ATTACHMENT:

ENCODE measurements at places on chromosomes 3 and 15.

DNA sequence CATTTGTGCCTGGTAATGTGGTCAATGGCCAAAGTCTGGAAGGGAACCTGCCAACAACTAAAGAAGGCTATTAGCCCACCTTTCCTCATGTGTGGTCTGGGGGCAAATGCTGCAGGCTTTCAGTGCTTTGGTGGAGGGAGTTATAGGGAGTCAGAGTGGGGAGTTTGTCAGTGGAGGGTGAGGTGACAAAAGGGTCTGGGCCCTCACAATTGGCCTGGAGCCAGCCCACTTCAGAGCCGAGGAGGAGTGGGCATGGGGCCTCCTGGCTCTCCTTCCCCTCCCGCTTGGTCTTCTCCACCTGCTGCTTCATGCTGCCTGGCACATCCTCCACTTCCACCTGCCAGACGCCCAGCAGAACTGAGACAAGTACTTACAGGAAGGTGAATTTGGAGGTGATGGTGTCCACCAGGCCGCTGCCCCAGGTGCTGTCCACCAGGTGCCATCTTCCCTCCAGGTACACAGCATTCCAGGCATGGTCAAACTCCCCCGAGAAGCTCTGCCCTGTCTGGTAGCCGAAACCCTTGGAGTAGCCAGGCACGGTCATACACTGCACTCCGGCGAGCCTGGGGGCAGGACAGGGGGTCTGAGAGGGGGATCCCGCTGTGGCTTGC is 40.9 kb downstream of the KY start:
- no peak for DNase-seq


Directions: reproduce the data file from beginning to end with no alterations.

ENCODE measurements at places on chromosomes 3 and 15.

DNA sequence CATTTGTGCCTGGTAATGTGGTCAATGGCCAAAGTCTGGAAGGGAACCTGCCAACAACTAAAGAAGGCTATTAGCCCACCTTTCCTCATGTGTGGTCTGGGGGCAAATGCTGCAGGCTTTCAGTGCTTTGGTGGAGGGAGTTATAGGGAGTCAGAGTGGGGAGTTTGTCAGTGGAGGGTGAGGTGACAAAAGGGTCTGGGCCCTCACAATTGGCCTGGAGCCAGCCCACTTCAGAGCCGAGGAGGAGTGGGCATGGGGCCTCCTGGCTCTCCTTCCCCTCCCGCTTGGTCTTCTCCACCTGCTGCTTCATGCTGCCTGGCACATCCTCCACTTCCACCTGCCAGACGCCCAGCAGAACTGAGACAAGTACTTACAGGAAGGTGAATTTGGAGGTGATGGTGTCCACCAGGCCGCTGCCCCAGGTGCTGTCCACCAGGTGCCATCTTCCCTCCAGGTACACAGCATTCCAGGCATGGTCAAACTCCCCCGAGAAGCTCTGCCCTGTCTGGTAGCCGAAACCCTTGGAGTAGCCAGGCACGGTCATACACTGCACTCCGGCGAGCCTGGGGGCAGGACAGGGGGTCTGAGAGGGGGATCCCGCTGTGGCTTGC is 40.9 kb downstream of the KY start:
- no peak for DNase-seq